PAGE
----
The Race for Global Talent
by Lucie Cerna
Highly skilled people are an indispensable driver of economic growth, competitiveness and innovation. Countries can develop that talent on their own through investment in education and training, but there is a faster way: recruit it from abroad.
Needing to respond swiftly to the challenges of today, we regularly hear politicians talk about competing globally for talent—even in the midst of widespread backlash against migration in any form. More than just talking, many are also taking action.
Others are not, however, and the question is why. In my recent book, Immigration Policies and the Global Competition for Talent, I show that high-skilled immigration policies among OECD countries are varied and diverging, despite all of them sharing the same goal of attracting highly skilled immigrants. OECD countries are all, to some degree, struggling to respond to the pressures created by population ageing, labour and skills shortages, increased global competition and economic integration, the expansion of digitalisation to all areas of work and life, and the need for continued fiscal prudence. Yet they have often pursued very different immigration policies.
Figure 1 shows the extent of restrictiveness in policies in selected OECD countries in 2007 and 2012. Considerable change has taken place in a five-year period, with some countries liberalising their policies, and others tightening them.
Figure 1: Restrictiveness of high-skilled immigration policies between 2007 and 2012. The length of the bar equates with extent of policy restrictiveness measured by an index of six policy indicators. 100 = Sweden in 2007. All points relate to its base score.
Source: Cerna, Lucie (2016): “The crisis as an opportunity for change? High-skilled immigration policies across Europe”, Journal of Ethnic and Migration Studies 42(10):1610-1630.
In fact, changes in immigration policies were significant enough to alter countries’ ranking. In 2007, the most restrictive countries were Sweden, Austria, Japan and Denmark. The most open were the Netherlands, the United Kingdom and Germany. But while the former all underwent considerable liberalisation, the high-skilled immigration policies of the UK became some of the OECD’s most restrictive.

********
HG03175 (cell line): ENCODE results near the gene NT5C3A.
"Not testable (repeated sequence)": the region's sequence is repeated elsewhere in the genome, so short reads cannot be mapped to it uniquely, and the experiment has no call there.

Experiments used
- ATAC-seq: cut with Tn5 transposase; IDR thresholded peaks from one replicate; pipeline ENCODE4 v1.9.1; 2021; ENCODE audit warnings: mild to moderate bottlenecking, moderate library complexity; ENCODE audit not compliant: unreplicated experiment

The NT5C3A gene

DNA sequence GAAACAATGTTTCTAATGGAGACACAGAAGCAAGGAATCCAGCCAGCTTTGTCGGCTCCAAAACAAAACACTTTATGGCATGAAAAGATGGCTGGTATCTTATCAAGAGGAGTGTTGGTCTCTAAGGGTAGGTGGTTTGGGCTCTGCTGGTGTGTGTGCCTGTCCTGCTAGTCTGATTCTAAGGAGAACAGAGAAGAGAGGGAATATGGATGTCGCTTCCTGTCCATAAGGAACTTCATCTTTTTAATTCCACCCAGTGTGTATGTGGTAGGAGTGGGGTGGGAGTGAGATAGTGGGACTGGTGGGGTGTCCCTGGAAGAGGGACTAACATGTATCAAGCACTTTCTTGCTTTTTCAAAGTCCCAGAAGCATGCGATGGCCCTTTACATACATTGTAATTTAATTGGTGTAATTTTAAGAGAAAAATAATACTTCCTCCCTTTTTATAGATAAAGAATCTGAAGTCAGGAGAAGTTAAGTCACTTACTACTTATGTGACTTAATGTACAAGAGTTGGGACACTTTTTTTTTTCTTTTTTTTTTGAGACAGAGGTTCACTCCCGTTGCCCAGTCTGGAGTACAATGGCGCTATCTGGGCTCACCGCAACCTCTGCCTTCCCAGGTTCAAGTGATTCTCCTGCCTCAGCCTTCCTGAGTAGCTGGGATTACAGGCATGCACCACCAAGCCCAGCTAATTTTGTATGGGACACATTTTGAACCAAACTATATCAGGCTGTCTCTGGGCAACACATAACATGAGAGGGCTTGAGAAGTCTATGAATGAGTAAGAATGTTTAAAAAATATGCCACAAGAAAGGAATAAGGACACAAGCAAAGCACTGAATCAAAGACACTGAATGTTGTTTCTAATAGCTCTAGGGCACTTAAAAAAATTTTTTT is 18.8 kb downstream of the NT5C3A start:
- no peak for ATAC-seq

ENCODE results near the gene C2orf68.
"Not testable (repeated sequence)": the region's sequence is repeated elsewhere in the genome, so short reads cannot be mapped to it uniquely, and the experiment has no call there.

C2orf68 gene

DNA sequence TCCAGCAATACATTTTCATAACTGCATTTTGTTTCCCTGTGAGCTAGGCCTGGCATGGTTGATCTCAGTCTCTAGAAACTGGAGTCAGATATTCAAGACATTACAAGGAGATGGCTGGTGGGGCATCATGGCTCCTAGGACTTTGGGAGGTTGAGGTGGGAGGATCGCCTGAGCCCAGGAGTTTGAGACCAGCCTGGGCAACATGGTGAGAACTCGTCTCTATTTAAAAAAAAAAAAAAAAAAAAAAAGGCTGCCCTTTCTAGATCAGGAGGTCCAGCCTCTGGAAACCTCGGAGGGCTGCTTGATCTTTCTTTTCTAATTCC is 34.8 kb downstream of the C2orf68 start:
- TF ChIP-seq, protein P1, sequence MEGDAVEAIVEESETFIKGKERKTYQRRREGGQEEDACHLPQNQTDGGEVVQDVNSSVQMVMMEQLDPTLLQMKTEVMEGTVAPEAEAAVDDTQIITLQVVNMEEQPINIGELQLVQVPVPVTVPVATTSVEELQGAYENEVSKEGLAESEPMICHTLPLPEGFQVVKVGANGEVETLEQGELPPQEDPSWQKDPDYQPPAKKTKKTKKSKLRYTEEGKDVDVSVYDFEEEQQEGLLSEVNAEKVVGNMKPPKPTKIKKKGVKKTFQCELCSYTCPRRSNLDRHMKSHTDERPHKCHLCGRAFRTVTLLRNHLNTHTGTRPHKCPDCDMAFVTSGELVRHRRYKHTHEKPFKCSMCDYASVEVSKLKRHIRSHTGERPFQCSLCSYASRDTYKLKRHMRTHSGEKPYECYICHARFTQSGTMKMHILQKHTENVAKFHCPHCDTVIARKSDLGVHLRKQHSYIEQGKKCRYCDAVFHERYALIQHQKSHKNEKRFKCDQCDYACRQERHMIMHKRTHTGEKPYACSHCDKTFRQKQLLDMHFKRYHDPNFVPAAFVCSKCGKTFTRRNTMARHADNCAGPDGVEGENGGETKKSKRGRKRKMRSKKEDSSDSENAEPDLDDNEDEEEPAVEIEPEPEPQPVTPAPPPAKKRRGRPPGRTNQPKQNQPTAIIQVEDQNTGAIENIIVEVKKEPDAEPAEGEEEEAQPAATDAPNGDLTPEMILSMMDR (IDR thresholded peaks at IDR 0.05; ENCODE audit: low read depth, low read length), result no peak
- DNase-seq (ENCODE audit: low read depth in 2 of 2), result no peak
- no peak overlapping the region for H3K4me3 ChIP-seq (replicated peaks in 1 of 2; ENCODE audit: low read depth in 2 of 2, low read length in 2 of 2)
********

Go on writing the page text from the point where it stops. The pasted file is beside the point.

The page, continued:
I find that much of the divergence can be explained by the interaction between interests and a country’s institutions. In particular, the extent and nature of collaboration between labour market institutions—such as labour unions or professional associations—and political representatives has played an important role. Differences between those who benefit and those who lose from the introduction of more open policies have mobilised groups to lobby for policies that reflect their interests. Among those benefitting most from high-skilled immigration are employers and domestic low-skilled workers, who do not directly compete with high-skilled immigrants. Conversely, those with the most to lose are domestic high-skilled workers. In each country, all of these groups will have built coalitions to support or oppose greater liberalisation based on the group’s perception of high-skilled immigration as a threat. The extent and nature of these coalitions help to explain why certain countries have opened and others have closed.
By policymakers, high-skilled immigration may be seen as the means to greater economic growth, competitiveness and innovation. However, if they are to gain support for their high-skilled immigration, they must respond to the concerns about the impact of such immigrations policies, real or perceived, on competition for (and access to) jobs, housing, education and healthcare. How well policymakers balance the interests of employers on the one hand and domestic—especially high-skilled—workers on the other will be key to determining the trajectory of reform in high-skilled immigration policies in the years to come.
About the author: